γδ T lymphocytes represent an emerging class of cellular immunotherapy with preclinical promise to treat cancer, notably neuroblastoma. The innate-like immune cell subset demonstrates inherent cytoxicity toward tumor cells independent of MHC recognition, enabling allogeneic administration of healthy donor-derived γδ T cell therapies. A current limitation is the substantial interindividual γδ T cell expansion variation among leukocyte collections. Overcoming this limitation will enable realization of the full potential of allogeneic γδ T-based cellular therapy. Here, we characterize γδ T cell expansions from healthy adult donors and observe that highly potent natural killer (NK) lymphocytes expand with γδ T cells under zoledronate and IL-2 stimulation. The presence of NK cells correlates with both the expansion potential of γδ T cells and the overall potency of the γδ T cell therapy. However, the potency of the cell therapy in combination with an antibody-based immunotherapeutic, dinutuximab, appears to be independent of γδ T/NK cell content both in vitro and in vivo, which minimizes the implication of interindividual expansion differences toward efficacy. Collectively, these studies highlight the utility of maintaining the NK cell population within expanded γδ T cell therapies and suggest a synergistic action of combined innate cell immunotherapy toward neuroblastoma.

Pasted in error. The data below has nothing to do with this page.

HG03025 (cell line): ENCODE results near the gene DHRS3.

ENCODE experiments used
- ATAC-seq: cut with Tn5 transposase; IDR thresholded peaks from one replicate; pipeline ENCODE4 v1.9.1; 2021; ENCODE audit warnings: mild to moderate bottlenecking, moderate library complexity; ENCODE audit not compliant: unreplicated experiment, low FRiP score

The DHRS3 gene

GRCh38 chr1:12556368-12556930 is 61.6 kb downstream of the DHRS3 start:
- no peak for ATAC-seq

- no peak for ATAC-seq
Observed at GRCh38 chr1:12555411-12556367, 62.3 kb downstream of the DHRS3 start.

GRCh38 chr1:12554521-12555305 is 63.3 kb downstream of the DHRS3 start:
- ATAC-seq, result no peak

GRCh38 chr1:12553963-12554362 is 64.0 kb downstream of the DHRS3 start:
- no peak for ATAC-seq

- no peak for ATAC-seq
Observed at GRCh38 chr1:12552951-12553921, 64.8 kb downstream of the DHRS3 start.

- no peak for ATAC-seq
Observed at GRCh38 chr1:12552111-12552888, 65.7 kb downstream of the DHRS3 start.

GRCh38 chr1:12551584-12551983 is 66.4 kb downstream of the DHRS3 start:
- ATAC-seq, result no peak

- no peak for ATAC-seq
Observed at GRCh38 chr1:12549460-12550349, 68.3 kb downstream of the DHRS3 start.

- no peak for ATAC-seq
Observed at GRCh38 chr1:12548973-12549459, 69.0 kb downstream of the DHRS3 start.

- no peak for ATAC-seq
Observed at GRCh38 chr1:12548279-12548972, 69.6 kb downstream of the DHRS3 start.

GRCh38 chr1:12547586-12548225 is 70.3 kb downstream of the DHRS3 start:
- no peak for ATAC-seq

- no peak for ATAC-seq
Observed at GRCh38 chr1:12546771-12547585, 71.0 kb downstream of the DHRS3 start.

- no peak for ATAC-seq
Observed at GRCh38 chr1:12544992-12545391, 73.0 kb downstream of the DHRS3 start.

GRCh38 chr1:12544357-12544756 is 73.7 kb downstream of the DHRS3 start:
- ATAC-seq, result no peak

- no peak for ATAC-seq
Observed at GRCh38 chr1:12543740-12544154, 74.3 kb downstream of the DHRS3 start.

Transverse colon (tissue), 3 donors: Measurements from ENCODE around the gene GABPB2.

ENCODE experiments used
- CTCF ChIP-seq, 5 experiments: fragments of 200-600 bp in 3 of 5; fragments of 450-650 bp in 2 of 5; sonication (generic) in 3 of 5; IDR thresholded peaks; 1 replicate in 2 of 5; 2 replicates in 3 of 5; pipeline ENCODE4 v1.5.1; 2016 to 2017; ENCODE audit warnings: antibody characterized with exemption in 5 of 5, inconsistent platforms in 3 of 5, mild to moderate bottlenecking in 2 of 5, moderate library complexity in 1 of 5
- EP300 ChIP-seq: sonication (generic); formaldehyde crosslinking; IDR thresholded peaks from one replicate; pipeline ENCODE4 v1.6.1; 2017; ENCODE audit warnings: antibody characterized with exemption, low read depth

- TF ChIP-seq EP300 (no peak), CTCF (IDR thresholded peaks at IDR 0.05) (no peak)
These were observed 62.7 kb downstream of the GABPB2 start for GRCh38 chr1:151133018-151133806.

Background: Inhibition is a critical executive control process and an established neurobiological phenotype of PTSD, yet to our knowledge, no prospective studies have examined this using a contextual cue task that enables measurement of behavioural response and neural activation patterns across proactive and reactive inhibition. Objective: The current longitudinal study utilised functional magnetic resonance imaging (fMRI) to examine whether deficits in proactive and reactive inhibition predicted PTSD symptoms six months after trauma. Method: Twenty-three (65% males) medical patients receiving emergency medical care from a level 1 trauma centre were enrolled in the study and invited for an MRI scan 1-2-months post-trauma. PTSD symptoms were measured using self-report at scan and 6-months post-trauma. A stop-signal anticipation task (SSAT) during an fMRI scan was used to test whether impaired behavioural proactive and reactive inhibition, and reduced activation in right inferior frontal gyrus (rIFG), ventromedial prefrontal cortex (vmPFC), and bilateral hippocampus, were related to PTSD symptoms. We predicted that lower activation levels of vmPFC and rIFG during reactive inhibition and lower activation of hippocampus and rIFG during proactive inhibition would relate to higher 6-month PTSD symptoms. Results: No significant associations were found between behavioural measures and 6-month PTSD. Separate linear regression analyses showed that reduced rIFG activation (F1,21 = 9.97, R2 = .32, p = .005) and reduced vmPFC activation (F1,21 = 5.19, R2 = .20, p = .03) significantly predicted greater 6-month PTSD symptoms; this result held for rIFG activation controlling for demographic variables and baseline PTSD symptoms (β = -.45, p = .04) and Bonferroni correction. Conclusion: Our findings suggest that impaired rIFG and, to a lesser extent, vmPFC activation during response inhibition may predict the development of PTSD symptoms following acute trauma exposure. Given the small sample size, future replication studies are needed. Highlights: Impaired inhibition may be an important risk factor for the development of PTSD following trauma, with less right inferior frontal gyrus and ventromedial prefrontal cortex activation during response inhibition predicting PTSD development.